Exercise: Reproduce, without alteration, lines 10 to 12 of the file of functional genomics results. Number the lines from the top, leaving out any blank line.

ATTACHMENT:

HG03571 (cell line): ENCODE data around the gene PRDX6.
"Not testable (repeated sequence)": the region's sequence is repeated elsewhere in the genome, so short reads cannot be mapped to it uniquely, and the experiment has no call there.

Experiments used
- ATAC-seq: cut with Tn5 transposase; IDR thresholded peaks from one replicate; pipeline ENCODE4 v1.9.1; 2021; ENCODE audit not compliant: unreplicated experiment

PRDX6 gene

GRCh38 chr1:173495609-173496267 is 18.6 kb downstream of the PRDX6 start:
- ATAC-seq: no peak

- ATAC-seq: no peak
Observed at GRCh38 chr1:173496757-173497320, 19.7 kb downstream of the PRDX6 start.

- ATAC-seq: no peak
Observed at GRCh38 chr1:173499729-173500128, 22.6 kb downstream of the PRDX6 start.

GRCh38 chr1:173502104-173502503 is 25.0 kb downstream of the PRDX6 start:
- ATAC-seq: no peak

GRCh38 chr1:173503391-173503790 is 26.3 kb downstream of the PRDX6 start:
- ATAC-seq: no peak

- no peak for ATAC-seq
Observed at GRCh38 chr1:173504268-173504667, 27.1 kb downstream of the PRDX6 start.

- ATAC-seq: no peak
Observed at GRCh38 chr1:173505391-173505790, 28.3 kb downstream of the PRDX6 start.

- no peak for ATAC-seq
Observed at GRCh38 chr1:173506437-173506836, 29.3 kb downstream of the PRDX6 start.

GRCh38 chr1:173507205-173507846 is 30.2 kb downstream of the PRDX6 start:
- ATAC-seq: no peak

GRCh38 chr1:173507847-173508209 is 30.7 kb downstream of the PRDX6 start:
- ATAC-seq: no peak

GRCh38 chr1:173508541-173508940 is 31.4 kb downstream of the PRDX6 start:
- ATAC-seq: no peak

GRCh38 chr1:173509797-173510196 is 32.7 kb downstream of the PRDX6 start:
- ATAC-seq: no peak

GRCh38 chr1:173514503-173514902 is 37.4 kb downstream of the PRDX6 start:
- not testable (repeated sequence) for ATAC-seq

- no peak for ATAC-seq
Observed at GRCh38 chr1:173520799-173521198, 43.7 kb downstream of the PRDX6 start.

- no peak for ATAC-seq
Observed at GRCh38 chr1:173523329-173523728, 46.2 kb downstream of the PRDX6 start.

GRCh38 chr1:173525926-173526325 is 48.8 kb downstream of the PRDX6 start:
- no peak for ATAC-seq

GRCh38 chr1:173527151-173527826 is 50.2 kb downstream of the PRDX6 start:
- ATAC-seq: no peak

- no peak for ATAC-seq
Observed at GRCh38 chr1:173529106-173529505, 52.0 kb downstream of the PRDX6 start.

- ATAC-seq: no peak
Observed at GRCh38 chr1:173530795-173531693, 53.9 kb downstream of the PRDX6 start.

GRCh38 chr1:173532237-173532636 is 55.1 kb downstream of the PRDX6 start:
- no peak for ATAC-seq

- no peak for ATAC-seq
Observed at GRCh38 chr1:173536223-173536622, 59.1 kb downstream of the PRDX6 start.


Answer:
- ATAC-seq: no peak
Observed at GRCh38 chr1:173499729-173500128, 22.6 kb downstream of the PRDX6 start.

GRCh38 chr1:173502104-173502503 is 25.0 kb downstream of the PRDX6 start: